HFAM Applications Guide and Screenshots

What can be done with HFAM? The following are examples of continuous hydrologic simulation applications for operation and design of water resource facilities, and for planning or environmental analysis of watershed behavior.

HFAM Screenshots illustrate commonly used results, and typical data requirements for operating HFAM are included. This summary is a 'quick tour' of HFAM. Images in these notes are from HFAM1.1.

Applications of continuous hydrologic simulation methods require time series of continuous hydrometeorologic data, and physical data on watersheds and facilities. To make handling these data as straightforward as possible, HFAM includes a comprehensive data base for hydro-meteorologic time series.

Calibration of HFAM, matching continuous simulated and observed streamflows and snow depths, is done for all applications. Calibration is essential. Hydrologic models are not reliable unless they represent continuously observed watershed behavior in the region where they are applied. HFAM includes a variety of tools for calibration of model parameters.

Design of Water Resource Facilities

Designs are investigated with HFAM Analysis runs. These are long-term simulations of 30 to 80 years, depending on the available historic meteorologic data in the watershed. Watershed behavior is modeled with and without new facilities. Analysis runs show continuous streamflow, snowpacks, generation, diversions, and reservoir levels or volume.

Statistical summaries of flood frequency, watershed soil moisture, snowpacks, streamflows, hydro generation, reservoir releases, and other time series are available.

Typical results screens for continuous time series from Analysis runs are;

Streamflows at different locations in a watershed, including outflow from Sapphire Reservoir



Snowpack in March 1979, in Ac-Ft of water equivalent for the watershed above Sapphire Reservoir

This plot shows the total snowpack water content above a reservoir during the spring snowmelt season. Snow water equivalent at a selected location and elevation can be plotted for comparison to a snow course or snow pillow measurement. Data required for snow accumulation and melt simulation are hourly air temperature (derived if necessary from max-min daily), wind movement, and solar radiation (or cloud cover).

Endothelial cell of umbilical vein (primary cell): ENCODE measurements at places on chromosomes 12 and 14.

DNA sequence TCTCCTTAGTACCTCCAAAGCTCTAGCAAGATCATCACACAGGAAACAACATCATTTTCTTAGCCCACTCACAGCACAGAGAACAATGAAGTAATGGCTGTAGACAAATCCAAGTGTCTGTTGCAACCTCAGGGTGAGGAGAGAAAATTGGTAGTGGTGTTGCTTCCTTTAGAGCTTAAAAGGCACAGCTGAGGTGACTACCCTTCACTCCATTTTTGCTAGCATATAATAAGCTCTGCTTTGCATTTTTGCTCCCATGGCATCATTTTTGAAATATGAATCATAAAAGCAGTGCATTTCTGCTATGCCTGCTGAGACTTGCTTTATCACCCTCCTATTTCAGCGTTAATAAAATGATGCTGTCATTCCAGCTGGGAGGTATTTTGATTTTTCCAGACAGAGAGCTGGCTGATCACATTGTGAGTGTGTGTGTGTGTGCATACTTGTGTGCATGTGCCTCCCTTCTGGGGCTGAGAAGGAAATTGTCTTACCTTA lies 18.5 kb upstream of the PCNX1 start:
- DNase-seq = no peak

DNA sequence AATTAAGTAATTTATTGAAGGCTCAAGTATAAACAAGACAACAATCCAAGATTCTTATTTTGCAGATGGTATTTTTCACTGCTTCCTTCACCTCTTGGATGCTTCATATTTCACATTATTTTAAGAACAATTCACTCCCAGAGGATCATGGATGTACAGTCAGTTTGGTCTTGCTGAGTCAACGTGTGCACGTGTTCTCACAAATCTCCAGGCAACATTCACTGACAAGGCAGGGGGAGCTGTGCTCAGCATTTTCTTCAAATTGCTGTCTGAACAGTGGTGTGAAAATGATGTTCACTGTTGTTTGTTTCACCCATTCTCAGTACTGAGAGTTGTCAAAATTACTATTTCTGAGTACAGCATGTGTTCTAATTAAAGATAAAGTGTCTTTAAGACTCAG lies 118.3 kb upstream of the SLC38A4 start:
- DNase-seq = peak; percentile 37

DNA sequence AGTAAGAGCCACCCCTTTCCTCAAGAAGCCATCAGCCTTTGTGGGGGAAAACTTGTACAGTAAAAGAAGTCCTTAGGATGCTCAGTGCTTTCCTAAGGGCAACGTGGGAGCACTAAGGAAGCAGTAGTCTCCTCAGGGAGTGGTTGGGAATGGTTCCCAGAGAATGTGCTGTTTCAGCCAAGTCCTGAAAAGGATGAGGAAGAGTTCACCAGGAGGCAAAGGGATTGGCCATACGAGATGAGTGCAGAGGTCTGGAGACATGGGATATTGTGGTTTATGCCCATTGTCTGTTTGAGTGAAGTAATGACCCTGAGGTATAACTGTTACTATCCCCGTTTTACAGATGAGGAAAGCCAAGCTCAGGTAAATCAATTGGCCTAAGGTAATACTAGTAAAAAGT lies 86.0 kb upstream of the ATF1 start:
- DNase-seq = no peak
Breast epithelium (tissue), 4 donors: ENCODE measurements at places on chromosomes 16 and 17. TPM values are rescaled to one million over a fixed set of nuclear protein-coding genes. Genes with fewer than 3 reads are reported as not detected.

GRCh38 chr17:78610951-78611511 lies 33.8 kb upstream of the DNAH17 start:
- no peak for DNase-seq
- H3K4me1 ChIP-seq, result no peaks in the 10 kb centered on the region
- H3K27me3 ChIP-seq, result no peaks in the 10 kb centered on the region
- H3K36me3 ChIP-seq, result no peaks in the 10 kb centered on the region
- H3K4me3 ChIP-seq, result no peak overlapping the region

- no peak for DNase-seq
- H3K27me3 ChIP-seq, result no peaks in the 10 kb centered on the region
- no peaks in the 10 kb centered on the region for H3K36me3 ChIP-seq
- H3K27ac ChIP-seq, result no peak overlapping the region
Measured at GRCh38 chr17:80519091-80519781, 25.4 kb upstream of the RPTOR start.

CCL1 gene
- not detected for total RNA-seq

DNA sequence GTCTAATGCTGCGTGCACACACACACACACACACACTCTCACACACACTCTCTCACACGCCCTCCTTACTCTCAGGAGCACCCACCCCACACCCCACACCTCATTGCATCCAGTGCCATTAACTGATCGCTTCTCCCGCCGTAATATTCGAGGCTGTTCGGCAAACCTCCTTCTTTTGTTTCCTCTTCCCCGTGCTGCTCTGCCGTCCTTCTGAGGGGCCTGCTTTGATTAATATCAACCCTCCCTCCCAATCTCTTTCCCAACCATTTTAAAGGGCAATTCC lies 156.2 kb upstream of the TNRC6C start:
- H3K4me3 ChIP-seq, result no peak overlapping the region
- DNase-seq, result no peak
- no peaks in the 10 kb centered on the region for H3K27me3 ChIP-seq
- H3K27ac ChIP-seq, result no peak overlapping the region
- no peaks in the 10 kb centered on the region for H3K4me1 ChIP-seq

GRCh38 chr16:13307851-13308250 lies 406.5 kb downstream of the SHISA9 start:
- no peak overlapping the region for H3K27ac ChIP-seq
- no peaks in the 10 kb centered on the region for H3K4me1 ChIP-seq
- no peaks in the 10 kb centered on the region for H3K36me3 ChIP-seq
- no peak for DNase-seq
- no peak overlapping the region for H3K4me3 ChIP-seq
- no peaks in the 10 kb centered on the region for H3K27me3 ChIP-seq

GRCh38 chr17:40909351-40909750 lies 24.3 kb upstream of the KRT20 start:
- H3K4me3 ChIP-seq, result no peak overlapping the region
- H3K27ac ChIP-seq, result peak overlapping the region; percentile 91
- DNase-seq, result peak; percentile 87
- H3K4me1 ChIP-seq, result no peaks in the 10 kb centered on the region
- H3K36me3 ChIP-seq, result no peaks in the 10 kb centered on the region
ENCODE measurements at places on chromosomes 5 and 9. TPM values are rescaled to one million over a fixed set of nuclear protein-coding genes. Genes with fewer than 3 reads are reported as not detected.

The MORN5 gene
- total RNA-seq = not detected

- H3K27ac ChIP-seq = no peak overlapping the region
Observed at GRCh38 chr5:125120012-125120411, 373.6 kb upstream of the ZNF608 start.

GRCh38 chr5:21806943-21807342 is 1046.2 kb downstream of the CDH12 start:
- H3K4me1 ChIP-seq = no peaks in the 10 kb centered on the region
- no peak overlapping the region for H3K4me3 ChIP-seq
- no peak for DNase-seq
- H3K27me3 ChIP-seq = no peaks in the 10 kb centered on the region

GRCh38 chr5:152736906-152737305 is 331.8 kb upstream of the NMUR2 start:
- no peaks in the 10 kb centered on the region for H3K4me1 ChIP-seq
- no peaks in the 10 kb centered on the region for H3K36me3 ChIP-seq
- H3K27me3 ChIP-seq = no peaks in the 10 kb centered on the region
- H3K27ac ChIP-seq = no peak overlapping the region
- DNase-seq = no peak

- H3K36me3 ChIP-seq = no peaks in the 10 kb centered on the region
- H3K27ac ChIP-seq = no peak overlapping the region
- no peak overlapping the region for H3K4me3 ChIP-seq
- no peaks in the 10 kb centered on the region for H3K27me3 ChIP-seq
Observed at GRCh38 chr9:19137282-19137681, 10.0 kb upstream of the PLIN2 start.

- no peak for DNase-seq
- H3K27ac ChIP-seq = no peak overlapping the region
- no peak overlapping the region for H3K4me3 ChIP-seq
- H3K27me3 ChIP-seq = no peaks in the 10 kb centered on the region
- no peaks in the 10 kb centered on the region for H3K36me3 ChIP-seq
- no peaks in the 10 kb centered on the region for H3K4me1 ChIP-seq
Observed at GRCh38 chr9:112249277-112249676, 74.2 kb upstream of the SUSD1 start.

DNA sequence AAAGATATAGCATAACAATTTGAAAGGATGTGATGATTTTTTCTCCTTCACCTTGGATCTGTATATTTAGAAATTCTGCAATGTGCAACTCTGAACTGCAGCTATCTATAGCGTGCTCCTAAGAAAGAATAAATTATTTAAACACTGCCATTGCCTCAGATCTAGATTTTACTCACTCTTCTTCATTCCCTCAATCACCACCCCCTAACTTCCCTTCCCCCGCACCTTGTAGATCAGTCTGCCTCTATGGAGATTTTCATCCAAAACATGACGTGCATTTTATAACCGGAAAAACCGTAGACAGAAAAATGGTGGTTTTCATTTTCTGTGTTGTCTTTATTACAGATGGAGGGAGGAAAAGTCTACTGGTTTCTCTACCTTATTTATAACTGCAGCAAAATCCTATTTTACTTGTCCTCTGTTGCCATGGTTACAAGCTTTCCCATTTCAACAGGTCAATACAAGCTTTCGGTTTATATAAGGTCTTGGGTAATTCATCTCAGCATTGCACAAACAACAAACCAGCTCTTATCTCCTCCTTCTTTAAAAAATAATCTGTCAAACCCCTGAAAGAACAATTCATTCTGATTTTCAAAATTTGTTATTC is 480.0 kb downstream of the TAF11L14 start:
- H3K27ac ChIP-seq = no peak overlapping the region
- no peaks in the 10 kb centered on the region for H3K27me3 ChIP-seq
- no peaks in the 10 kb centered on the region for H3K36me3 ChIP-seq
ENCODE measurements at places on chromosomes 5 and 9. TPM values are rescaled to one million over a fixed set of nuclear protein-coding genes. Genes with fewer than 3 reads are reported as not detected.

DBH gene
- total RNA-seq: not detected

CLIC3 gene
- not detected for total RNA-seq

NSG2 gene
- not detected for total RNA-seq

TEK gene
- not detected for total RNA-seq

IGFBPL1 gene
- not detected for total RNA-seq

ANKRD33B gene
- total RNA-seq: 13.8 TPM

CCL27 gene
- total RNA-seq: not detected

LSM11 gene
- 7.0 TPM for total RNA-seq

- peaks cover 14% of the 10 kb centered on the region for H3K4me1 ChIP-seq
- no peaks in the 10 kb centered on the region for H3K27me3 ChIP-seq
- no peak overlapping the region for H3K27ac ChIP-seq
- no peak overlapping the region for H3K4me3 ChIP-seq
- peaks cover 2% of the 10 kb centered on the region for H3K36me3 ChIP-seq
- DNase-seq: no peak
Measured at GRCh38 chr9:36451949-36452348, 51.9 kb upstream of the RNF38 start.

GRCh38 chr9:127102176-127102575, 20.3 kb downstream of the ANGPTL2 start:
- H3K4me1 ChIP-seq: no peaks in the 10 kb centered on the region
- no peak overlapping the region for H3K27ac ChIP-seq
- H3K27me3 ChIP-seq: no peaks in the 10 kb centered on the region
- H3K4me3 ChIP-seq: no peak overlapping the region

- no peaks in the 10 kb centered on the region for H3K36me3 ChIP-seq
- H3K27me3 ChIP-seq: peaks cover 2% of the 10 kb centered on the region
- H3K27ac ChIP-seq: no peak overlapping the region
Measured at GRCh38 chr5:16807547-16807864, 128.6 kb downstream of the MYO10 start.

Powerhouse Operations in May 1979 at Sapphire Reservoir

This display shows a powerhouse that is operating on a user defined weekly schedule. Between May 5th and May 11th HFAM defaults to full powerhouse capacity to avoid spill. Generation schedules can be set as time series or as annual patterns.


Reservoir Inflow and Outflow during a Probable Maximum Flood, Rangeley Lake , Maine

A common design problem is spillway capacity analysis, for new or existing dams. When HFAM is calibrated probable maximum meteorologic conditions can be modeled. HFAM long-term analysis runs made for the period of available historic hydrometeorologic records provide the most severe, or runoff producing, watershed initial conditions for the probable maximum event. Probable maximum meteorologic conditions vary seasonally, as do extreme runoff producing initial conditions. The probable maximum flood for a river is the largest flood found by combining probable maximum meteorologic conditions and watershed initial conditions in any season.

 Statistical summaries of watershed behavior and facilities operations are available from HFAM long-term Analysis runs. Results produced include flood frequency, and statistical summaries for soil moistures, snowpacks, generation, reservoir releases, and other time series. Typical results screens for statistical summaries of long-term HFAM Analysis runs are;


Flood Frequency for Release from Sapphire Reservoir, with current flood control policies, 1970 to 1994

Flood frequency for alternate flood control policies, or for the watershed prior to construction of the dam can be plotted.Flood frequency from long-term HFAM Analysis runs is compared to flood frequency at stream gages. HFAM will also create conditional, near-term flood frequency, e. g. flood frequency over the next six weeks.


Exceedance Probability of Annual Hydro Generation, by water-years for the period 1970 to 1994 at Sapphire Reservoir

These results are used in studies of reservoir or power plant expansions, or in studies of the long-term effects of new constraints for reservoir elevations or instream flows.


Probability Maps of Snowpack Exceedance Probability above
Sapphire Reservoir, plotted in Ac-Ft of water equivalent for the winter-spring season, November to June

Current year snowpack water equivalent for any date can be compared to these long-term exceedance probabilities based on historic records.


Operation of Water Resource Facilities

Operational Decisions depend on what will happen over relatively short future periods of time, from a few hours to one or two years. They are investigated with HFAM Forecast and Probabilistic runs. Watershed behavior over relatively short future period of time is conditional; it is dependent on current snowpacks, soil moistures and perched groundwater levels.

Typical results from Forecast runs are streamflows, or reservoir outflows and hydro generation;


Reservoir Outflows at Sapphire Reservoir, December 4 to 18, 1966.